Gokula Nirgamana
A trip to Brindavana for the Bay area rasikas 
- Poornima Ramaprasad
e-mail: poornima@sbcglobal.net 
Photographs: Sheshagiri Shenoy

March 27, 2010 

“Forget your baby in the cradle…..Quit on your husband….Let's all go to Brindavana to listen to the bamboo flute of our beloved Krishna…..”  So goes an immortal song in the wonderful musical 'Gokula Nirgamana' written by Dr. Pu.Ti. Narasimhachar, a Kannada poet who has carved a niche for himself in the minds of all kannadigas by his literary works of which this one is the epitome. This was staged on January 20, 2010 at the Foothill College Auditorium of Los Altos by his daughter and a famous dramatist of the bay area, Alamelu Iyengar, as part of the 30th anniversary celebrations of South India Fine Arts, a premium organization promoting classical music and dance in the bay area. The music direction was by the talented music couple Subhapriya and HV Srivatsan. The dance choreography and direction was by the gifted dancer Gargi Panchangam. Gargi is a versatile dancer, predominantly in the Kalakshetra style, and is the foremost student of the famous dance couple Anuradha and Sridhar of Bengaluru.

When the dancers entered the stage with the lively 'baa sakhi Brindavanake, aananda niketanake' (come to Brindavana, the land of happiness) which was set in Bagesri, the audience was totally mesmerized. 

Who can ignore the sweet sound of Krishna's bamboo flute? The cowherds and the gopikas would set aside their chores just to be with Krishna. Radha, always eager to see Krishna, is in the gardens talking to her friend and telling her how she is longing to be with her beloved. When he does arrive, they enjoy each other's company while their friends dance and sing in merriment. All the Gopikas are in love with Krishna, but never for a moment are they jealous of their friend Radha, who gets all the attention from Him. All the folks of Brindavana, the young and the old alike, are so happy for the young couple, who, they think, are the driving forces of their happy lives. One fine day, Akrura, a messenger from Mathura, arrives with an invitation to Krishna and Balarama to go to Mathura. Although Krishna is reluctant, Balarama, who knows that Krishna has the giant task of 'Loka Kalyana' to destroy evil, convinces him to leave. Krishna then gives his bamboo flute to the people of Brindavana as a sign of his presence there and leaves for Mathura with a promise that he would return after his work there was over. Radha is shocked at this and sobs to no end. The drama ends with her friends consoling her and giving her the memorabilia that Krishna left.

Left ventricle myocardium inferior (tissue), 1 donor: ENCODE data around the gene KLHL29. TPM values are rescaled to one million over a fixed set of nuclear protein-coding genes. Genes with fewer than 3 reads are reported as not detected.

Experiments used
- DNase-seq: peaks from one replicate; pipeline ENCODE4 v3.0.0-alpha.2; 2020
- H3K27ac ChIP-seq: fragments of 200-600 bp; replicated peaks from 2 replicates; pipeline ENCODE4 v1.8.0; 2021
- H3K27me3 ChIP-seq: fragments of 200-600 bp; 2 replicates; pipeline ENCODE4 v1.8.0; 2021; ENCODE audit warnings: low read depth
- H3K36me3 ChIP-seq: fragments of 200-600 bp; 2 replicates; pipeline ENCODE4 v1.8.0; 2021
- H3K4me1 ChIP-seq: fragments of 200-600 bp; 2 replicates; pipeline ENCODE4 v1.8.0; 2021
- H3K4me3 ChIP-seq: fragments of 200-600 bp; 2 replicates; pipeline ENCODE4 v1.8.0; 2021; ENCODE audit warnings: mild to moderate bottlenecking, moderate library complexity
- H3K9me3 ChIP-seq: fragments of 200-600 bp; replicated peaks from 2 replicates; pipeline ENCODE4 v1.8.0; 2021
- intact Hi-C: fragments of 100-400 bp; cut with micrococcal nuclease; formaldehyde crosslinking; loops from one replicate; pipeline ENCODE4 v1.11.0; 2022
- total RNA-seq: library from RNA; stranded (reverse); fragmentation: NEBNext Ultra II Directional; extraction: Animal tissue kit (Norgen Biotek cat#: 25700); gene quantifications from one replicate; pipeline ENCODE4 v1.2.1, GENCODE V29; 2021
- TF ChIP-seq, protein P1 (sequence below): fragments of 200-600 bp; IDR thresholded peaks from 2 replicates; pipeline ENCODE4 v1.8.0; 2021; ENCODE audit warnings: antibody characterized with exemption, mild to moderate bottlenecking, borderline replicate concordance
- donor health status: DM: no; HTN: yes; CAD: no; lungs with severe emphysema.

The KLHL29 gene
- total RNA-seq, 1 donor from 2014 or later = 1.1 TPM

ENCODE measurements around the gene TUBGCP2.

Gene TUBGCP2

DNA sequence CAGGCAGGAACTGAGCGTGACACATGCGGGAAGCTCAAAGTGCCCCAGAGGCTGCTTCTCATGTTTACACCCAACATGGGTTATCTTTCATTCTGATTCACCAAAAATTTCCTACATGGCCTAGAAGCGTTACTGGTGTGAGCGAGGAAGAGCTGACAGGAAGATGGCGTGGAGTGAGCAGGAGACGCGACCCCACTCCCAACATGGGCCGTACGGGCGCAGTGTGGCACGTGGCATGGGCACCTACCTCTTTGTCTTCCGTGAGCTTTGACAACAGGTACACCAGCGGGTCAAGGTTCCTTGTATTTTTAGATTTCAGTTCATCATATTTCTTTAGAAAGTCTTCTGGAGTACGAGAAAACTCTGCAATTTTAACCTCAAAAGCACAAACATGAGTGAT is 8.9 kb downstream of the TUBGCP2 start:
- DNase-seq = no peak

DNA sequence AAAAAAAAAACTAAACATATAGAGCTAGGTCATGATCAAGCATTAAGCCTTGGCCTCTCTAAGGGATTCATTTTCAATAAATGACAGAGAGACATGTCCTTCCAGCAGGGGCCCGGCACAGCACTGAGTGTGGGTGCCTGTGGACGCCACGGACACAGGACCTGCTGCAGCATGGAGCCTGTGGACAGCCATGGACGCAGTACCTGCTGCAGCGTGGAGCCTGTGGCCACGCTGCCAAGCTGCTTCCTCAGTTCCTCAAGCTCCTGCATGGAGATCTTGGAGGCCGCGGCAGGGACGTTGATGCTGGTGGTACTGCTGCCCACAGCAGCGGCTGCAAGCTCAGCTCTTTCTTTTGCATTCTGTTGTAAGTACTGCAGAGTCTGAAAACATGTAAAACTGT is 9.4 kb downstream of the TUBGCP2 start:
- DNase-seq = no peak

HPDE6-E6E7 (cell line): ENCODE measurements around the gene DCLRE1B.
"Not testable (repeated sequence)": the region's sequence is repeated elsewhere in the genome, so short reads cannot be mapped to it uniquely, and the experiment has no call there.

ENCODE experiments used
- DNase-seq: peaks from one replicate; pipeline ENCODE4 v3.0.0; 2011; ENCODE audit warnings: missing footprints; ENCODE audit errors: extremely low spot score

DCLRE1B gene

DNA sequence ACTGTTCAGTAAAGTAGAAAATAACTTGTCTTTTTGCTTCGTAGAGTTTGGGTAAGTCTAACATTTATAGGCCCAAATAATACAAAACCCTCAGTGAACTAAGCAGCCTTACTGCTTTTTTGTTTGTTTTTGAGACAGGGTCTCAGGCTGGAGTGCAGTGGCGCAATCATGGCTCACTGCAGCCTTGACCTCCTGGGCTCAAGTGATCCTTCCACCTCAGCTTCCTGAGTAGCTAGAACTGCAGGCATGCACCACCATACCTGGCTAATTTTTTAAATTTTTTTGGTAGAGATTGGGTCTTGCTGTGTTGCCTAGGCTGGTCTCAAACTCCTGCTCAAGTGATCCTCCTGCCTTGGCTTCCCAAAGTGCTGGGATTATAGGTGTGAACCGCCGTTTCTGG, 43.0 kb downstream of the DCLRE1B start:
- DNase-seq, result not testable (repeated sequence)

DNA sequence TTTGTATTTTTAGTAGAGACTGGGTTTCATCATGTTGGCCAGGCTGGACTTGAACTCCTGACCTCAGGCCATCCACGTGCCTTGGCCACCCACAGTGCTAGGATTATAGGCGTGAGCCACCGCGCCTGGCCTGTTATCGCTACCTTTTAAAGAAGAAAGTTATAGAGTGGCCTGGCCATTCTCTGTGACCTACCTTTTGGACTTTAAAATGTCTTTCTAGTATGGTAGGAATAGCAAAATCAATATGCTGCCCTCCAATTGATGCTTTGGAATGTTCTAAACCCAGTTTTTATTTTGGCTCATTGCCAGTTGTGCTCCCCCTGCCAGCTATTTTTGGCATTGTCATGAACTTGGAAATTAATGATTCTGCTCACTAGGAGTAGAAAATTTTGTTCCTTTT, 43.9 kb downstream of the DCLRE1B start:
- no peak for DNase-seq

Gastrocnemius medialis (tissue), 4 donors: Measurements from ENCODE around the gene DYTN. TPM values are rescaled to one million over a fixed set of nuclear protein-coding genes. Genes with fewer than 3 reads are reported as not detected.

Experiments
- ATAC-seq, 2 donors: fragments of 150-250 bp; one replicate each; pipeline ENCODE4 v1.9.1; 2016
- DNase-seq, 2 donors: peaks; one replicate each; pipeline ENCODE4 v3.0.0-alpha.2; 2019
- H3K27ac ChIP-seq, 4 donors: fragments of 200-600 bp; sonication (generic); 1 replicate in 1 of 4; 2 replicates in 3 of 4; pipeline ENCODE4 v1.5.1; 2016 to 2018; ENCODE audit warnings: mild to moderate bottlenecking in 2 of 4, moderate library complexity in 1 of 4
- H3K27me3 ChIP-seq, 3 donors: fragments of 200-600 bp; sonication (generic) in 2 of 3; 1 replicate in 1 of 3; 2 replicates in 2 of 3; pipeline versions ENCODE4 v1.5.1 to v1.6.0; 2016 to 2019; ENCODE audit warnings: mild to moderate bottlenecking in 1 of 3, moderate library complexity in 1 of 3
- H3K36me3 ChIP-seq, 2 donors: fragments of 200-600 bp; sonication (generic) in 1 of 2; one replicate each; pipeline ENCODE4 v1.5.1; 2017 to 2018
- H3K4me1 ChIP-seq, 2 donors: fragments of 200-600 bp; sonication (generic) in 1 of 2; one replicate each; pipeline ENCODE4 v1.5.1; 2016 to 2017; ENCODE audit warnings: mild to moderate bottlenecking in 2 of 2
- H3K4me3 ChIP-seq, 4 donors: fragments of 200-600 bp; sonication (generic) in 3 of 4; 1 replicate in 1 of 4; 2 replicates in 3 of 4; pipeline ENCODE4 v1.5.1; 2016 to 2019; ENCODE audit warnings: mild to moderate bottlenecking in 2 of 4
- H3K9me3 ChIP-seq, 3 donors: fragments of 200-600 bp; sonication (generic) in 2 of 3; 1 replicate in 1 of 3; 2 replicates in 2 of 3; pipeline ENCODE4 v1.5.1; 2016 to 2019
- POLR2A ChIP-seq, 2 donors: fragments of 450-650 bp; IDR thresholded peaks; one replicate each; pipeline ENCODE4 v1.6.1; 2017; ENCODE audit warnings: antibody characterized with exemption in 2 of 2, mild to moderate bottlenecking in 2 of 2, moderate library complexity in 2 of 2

Gargi Panchangam as Radha, was a treat to watch.  Was she a celestial damsel or Krishna's Radha? Was she real or a mirage? She brought out all the rasas so well. While enjoying all the nuances of the romantic moments with her beloved, the sringara rasa in her was overflowing. When she heard the shocking news of Krishna's departure from Brindavana, her sadness knew no bounds. The shoka rasa that flowed from her abhinaya touched the audience too. 

Another fine dancer of the bay area, Pushpa Ramanuja, aptly accompanied Gargi as Krishna. The merriment of the residents of Brindavana came out colorfully in many dances like the kolata, the raasakreede, the deepaarati, etc. There was a unique jatisvara, which was a ragamalika, set to adi tala, to which the nritta was fast and challenging. There was wonderful co-ordination between all the accompanying dancers. The costumes were colorful and the stage setting was apt. All in all, there was not a dull moment in the way this musical was staged. 

The musicians were talented instrumentalists of the bay area, with Mohan Rangan on flute, Mahidhar Tirumala on the veena, Anil Narasimha on the violin, Narayanan Natarajan on the mridangam and Ravi Gutala on the tabla. The nattuvangam was provided by Chandana Krishnamurthy. The live music added a special glow to the dance and drama.

Finally, all the contributors to the fantastic performance, on stage and off stage were introduced. It took the efforts of some seventy people to stage this giant production and that too on such a grand scale. Kudos to the Iyengars, Alamelu and ThiruNarayan for producing this. The late poet Dr. Pu.Ti.Na is believed to have had a dream about he being a golla (cowherd) and having listened to the bamboo flute and having lived himself in Brindavana. Had he seen this performance, he would surely have agreed that this was the scene he saw in his dreams.

Poornima Ramaprasad follows Indian classical music and dance forms. She reviews Indian dance and drama events in the San Francisco bay area from time to time.